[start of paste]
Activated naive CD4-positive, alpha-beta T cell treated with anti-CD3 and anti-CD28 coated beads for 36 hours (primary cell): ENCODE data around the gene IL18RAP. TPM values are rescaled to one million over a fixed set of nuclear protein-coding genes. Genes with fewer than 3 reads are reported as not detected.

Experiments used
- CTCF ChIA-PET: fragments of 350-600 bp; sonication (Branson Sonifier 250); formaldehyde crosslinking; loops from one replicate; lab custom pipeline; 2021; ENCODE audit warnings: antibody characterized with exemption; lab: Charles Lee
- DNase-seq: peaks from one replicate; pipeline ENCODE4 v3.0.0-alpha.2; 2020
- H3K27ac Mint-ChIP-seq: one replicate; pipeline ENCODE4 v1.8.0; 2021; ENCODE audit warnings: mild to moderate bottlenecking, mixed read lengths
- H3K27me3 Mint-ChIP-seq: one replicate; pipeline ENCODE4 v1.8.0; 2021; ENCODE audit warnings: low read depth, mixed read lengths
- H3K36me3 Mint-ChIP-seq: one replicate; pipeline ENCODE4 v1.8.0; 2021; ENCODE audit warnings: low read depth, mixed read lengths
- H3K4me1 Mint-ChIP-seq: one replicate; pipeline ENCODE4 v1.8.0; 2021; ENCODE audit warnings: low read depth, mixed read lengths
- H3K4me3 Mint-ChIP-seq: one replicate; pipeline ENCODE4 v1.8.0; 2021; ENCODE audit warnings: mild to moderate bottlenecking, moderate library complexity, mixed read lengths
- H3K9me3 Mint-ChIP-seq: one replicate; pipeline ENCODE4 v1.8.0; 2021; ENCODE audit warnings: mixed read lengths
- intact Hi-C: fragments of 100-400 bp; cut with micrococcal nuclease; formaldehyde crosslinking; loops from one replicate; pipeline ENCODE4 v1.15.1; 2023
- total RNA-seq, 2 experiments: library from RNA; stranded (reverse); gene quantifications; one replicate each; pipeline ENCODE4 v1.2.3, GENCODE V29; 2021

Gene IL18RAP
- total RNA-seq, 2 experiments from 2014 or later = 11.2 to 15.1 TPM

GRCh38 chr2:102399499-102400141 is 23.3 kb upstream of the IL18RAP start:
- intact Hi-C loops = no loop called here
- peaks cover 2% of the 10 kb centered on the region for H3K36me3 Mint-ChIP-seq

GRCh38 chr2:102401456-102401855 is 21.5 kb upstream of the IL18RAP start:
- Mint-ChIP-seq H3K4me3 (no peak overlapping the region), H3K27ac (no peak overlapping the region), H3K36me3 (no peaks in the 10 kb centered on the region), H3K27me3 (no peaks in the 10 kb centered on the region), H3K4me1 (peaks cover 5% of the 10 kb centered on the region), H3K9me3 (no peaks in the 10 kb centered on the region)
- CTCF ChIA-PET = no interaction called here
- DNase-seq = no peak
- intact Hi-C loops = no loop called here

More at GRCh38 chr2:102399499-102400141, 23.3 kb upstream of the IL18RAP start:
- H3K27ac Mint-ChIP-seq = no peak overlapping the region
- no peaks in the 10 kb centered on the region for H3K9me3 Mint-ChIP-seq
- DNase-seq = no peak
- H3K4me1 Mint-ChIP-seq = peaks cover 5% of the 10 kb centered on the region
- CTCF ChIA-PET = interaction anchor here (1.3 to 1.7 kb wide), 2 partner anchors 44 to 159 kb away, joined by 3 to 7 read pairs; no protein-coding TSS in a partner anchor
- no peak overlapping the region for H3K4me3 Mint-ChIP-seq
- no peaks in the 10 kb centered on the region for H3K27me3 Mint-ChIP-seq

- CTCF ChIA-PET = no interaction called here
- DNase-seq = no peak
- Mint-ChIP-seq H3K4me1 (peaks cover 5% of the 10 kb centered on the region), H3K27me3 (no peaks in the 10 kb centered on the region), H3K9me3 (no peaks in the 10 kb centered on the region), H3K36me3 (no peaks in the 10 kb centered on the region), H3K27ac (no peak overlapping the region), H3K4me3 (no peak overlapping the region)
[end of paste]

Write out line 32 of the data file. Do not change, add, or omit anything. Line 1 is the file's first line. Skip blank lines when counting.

- DNase-seq = no peak